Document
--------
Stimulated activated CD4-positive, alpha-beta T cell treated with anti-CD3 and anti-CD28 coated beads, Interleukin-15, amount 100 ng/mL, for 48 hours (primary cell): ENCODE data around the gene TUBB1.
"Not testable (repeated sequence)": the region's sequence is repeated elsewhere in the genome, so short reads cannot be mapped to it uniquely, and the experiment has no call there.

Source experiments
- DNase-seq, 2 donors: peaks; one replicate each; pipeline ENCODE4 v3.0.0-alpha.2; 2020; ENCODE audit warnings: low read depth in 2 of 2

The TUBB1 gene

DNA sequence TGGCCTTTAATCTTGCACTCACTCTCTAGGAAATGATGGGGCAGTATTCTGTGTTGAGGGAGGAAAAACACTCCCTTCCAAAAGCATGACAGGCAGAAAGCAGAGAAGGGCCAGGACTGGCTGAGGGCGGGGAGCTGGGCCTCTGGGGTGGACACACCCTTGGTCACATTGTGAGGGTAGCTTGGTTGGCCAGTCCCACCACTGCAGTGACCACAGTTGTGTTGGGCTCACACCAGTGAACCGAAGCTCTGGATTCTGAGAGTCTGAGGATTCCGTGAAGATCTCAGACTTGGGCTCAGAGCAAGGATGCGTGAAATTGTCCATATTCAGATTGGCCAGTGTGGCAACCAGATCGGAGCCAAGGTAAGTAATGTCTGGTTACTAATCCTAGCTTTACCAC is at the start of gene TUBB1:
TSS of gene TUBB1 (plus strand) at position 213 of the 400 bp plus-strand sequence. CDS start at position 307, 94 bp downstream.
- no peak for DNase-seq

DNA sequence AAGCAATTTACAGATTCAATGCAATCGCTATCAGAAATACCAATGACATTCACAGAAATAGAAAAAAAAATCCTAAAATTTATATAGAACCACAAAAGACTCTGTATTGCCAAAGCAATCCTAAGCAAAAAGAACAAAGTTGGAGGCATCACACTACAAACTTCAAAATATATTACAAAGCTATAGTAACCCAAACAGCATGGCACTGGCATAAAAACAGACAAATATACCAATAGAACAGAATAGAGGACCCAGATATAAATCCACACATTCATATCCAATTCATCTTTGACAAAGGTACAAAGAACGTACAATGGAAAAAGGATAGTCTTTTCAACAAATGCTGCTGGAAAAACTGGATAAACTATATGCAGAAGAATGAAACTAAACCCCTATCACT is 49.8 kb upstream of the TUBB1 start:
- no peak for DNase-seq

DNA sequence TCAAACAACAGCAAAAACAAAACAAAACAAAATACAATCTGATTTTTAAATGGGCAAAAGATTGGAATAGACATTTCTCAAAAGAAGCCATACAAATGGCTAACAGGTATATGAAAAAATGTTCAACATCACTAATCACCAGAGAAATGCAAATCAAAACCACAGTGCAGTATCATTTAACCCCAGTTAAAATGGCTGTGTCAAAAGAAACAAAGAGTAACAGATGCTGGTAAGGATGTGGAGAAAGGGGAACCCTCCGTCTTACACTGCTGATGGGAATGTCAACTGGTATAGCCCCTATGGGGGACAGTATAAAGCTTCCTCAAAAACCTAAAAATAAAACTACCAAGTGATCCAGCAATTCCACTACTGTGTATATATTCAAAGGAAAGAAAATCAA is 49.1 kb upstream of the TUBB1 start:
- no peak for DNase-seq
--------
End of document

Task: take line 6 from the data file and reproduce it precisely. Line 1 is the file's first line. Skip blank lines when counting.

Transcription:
DNA sequence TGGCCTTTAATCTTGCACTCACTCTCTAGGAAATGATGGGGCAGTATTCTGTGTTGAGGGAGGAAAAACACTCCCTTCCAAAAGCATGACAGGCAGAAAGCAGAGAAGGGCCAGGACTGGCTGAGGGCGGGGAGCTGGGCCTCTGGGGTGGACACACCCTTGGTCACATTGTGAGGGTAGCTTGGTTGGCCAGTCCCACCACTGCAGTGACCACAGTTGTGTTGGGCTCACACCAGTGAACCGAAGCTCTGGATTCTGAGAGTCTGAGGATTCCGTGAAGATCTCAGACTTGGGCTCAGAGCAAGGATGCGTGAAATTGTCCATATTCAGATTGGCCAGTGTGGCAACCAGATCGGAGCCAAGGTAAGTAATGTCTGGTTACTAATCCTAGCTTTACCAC is at the start of gene TUBB1: